The Dictionary Of Photography

A True Historic Record Of The Art & Practice Of Photography 100 Years Ago.

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Finder                                                 Fish Glue Process
form a conical cup, is placed in a glass funnel and the liquid to be filtered is carefully poured in.
Finder. See View Finder and View Meter.
Fish Glue Process. One of the most common methods of making typographic blocks for representing photographic half-tone as a kind of quarried or lined stipple. The short account here given may not quite serve as a complete guide to the beginner in all complications and difficulties which may arise, but will be sufficient indication as to the way. In the case of a photograph to be reproduced by the fish-glue process, a new negative must be made, and not only must this negative be reversed laterally, but its texture must be broken up in the way indicated. The new negative is usually made from a print - this print being photographed by a camera provided with a reversing prism or mirror before the lens. Inside the camera, and near the plate, is a "screen" formed of a plate of glass upon which cross lines have been ruled, etched, and filled in with a black pigment, the distance of this in front of the negative plate being ordinarily between ^ of an inch and £ of an inch : the criterion of the distance being the formation of a pinhole image of the lens aperture by each window of the screen; but a certain amount of penumbra is required. The grained and reversed negative having been made, such a mixture as the following is prepared for use in coating the plate to be etched (generally copper) : -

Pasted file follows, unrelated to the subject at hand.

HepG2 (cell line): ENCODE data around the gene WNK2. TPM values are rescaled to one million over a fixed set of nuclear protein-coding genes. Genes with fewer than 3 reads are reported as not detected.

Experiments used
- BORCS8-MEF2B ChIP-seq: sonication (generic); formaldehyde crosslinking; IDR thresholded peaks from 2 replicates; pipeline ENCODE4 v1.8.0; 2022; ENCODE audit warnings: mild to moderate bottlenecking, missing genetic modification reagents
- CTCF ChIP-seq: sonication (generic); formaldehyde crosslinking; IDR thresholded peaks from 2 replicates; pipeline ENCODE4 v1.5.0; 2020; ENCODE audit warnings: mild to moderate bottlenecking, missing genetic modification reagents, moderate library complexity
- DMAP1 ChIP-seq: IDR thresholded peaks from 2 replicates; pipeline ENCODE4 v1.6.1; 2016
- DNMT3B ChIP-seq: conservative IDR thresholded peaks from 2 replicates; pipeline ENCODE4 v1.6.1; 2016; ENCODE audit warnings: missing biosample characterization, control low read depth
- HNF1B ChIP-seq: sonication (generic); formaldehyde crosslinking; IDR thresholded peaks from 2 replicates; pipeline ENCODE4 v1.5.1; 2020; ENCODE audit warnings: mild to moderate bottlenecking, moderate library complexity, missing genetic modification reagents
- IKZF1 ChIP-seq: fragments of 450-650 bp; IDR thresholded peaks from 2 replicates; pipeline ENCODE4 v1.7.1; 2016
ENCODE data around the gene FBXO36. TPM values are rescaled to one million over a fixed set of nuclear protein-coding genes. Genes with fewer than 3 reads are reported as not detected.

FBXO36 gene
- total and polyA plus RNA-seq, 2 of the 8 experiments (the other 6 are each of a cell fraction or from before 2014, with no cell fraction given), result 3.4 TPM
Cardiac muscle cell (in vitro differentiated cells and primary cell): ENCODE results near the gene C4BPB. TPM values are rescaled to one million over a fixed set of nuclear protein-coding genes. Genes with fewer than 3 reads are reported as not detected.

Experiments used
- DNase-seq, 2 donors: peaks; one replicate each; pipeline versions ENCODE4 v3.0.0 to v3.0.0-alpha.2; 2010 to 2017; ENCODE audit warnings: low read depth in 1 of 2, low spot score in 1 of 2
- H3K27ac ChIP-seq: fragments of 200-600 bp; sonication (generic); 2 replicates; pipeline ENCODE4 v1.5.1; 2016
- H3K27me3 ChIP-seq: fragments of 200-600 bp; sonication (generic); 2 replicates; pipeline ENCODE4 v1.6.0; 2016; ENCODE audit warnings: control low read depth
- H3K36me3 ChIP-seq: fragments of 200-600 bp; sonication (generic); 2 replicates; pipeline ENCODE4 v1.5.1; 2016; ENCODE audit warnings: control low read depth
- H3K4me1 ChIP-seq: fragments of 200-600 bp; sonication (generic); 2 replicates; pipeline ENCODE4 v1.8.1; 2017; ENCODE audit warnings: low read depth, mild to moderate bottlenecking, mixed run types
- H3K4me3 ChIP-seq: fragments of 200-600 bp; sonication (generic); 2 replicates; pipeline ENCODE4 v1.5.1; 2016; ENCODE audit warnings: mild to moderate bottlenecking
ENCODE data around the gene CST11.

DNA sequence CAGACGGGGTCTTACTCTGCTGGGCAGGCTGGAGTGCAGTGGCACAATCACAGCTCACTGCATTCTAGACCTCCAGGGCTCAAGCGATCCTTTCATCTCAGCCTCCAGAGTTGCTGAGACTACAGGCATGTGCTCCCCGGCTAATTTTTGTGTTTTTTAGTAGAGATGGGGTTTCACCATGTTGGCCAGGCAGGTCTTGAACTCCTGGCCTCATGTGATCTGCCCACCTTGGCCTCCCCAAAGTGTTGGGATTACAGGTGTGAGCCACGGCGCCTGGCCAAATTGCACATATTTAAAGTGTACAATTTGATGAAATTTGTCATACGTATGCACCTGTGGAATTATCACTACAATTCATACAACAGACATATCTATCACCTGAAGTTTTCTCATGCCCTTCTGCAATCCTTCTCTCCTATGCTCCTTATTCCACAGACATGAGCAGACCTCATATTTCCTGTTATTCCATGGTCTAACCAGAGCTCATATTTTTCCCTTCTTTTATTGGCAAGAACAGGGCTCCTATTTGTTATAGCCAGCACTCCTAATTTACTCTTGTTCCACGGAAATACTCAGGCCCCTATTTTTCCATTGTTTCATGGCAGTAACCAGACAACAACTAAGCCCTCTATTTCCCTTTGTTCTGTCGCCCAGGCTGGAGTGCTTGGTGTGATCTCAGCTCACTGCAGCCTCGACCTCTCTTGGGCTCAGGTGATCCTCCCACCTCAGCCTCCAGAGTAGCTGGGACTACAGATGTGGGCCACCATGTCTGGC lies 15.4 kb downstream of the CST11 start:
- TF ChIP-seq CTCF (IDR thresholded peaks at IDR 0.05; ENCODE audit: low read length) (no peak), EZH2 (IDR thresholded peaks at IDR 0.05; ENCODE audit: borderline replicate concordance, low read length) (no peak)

Commercial Liquid Fish Glue ...... 2 ozs.
White of Egg          ............ 2 ..
Water           ............... 4 ..
Ammonium Bichromate ...... ...      60 grs.
These materials are agitated together by shaking in a bottle containing some pieces of glass, and the mixture is filtered through cotton wool. A carefully cleaned and highly polished copper plate is now coated by flooding it with the mixture and pouring off the excess, and it is then dried in a horizontal position. Two or three minutes in sunlight is generally a suffi-cient exposure After exposure the plate is soaked in water to